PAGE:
A Panel on Subgroups: Making their Day in the Sun Arrive
*Richard Simon, National Cancer Institute  *Scott Solomon, Harvard Medical School  *Herbert Weisberg, Causalytics 

Keywords: subgroups; cadit; validation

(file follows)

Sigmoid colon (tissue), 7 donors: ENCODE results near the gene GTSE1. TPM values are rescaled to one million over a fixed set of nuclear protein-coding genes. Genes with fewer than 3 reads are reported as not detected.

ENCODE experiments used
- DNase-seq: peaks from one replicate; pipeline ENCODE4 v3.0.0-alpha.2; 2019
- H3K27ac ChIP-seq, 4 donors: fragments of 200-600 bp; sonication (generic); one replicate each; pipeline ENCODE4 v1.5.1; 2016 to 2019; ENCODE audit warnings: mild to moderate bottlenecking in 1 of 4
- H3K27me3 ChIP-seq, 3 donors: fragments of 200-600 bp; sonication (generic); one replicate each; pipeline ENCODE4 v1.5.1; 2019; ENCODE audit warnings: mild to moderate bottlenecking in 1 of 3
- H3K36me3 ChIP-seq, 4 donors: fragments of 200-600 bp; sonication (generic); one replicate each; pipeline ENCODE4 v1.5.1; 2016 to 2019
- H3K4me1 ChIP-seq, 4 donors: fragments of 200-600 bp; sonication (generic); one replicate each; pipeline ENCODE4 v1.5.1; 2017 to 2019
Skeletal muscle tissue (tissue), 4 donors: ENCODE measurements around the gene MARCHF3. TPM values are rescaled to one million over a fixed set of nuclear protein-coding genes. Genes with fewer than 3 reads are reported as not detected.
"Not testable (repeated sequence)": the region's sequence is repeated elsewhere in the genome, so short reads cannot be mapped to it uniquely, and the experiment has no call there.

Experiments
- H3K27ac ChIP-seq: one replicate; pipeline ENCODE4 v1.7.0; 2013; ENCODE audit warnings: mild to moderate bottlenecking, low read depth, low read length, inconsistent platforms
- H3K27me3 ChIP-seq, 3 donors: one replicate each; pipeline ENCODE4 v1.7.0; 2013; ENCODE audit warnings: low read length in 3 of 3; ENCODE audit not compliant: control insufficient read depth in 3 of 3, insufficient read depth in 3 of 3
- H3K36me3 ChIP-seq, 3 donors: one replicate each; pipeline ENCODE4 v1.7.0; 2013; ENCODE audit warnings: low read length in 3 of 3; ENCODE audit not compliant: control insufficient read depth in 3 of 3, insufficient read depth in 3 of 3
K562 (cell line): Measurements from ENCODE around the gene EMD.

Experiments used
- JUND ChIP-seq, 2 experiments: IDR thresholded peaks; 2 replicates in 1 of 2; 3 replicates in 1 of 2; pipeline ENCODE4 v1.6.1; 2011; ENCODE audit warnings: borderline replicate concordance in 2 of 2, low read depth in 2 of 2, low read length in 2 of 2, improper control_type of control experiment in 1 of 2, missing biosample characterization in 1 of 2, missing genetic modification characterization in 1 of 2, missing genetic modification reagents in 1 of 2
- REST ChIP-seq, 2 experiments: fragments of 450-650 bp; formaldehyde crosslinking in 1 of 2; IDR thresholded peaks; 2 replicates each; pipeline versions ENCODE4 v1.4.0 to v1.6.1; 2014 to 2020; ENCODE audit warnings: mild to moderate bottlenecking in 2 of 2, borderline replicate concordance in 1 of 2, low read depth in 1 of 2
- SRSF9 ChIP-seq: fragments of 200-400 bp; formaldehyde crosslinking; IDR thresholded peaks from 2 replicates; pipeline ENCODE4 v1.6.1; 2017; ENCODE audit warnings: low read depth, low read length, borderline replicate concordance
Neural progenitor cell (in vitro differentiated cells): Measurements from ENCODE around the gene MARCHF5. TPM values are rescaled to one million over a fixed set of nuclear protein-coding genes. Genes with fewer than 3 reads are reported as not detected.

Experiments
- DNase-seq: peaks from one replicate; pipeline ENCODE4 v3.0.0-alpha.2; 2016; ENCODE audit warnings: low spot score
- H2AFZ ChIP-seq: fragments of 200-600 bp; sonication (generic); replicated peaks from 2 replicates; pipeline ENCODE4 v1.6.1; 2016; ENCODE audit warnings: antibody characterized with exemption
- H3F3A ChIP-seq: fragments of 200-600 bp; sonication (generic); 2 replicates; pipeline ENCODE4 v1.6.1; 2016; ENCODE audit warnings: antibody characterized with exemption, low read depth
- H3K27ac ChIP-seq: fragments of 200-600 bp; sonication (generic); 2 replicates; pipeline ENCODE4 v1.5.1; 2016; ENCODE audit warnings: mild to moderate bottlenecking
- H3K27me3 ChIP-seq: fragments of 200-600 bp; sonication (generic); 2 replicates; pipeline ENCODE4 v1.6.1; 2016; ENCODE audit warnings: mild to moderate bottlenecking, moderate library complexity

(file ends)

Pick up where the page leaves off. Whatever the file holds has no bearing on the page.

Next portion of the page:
Identifying individual characteristics that mediate an effect of treatment, though often vitally important, can be extremely challenging. The usual approach in clinical trials requires the analysis of possible interactions between the treatment and one or more covariates. This approach suffers from serious shortcomings related to issues of model specification, statistical power, and multiple comparisons. A rich literature in clinical trials has shown that these conventional methods of identifying subgroups of patients who should or should not be treated with a specific intervention often falsely discover subgroups that appear to respond to therapy differently from the average patient, or fail to find subgroups that do in fact respond unusually positively or unusually negatively. Thus, a common stance is to dismiss almost all subgroup findings as inherently suspect. The panelists in this session worry lest throwing the baby out with the bathwater in this way might ultimately inefficient or even dangerous. This session discusses three novel, but rigorous, approaches to subgroup analysis, The three panelists come to the problem with different philosophical and statistical approaches. Dr. Scott Solomon is a cardiologist at Brigham and Women’s Hospital in Boston. His interest lies in finding drugs that are particularly useful for subsets of the population at risk of major cardiovascular events. He will present an example of a biologically deduced subgroup successfully validated by an independent analysis of data from a large randomized clinical trial. Dr. Richard Simon, a statistician from the National Cancer Institute, will present methods of identifying subgroups of patients who are likely to respond to, or who are likely not to respond to, specific agents. He is involved in trials of cancer therapeutic agents, many of which are highly toxic, so that treating unnecessarily can cause serious harm. He will describe how to develop and internally validate a predictive classifier for each endpoint of interest, translating the problem to one of predictive classification, rather than a series of unvalidated subset analyses. The third panelist, Dr. Herbert Weisberg, a statistician from Causalytics, LLC, will introduce a radically different approach that does not involve interaction effects. The basic method utilizes a special outcome variable, the cadit, that has a known statistical relationship to the causal effect (rate difference or mean difference). The cadit is a simple function of the individual’s exposure status (e.g., drug vs. placebo) and outcome value. A statistical model, such as ordinary least squares or logistic regression, can then be derived using the cadit as the dependent variable. This model can suggest which of the covariates are related to the causal effect and the strength of the relationships. The results can be used to identify individuals or subgroups that are most likely to benefit, or least likely to be harmed. The panelists will discuss their own approaches as well as the approaches of the other members of the panel.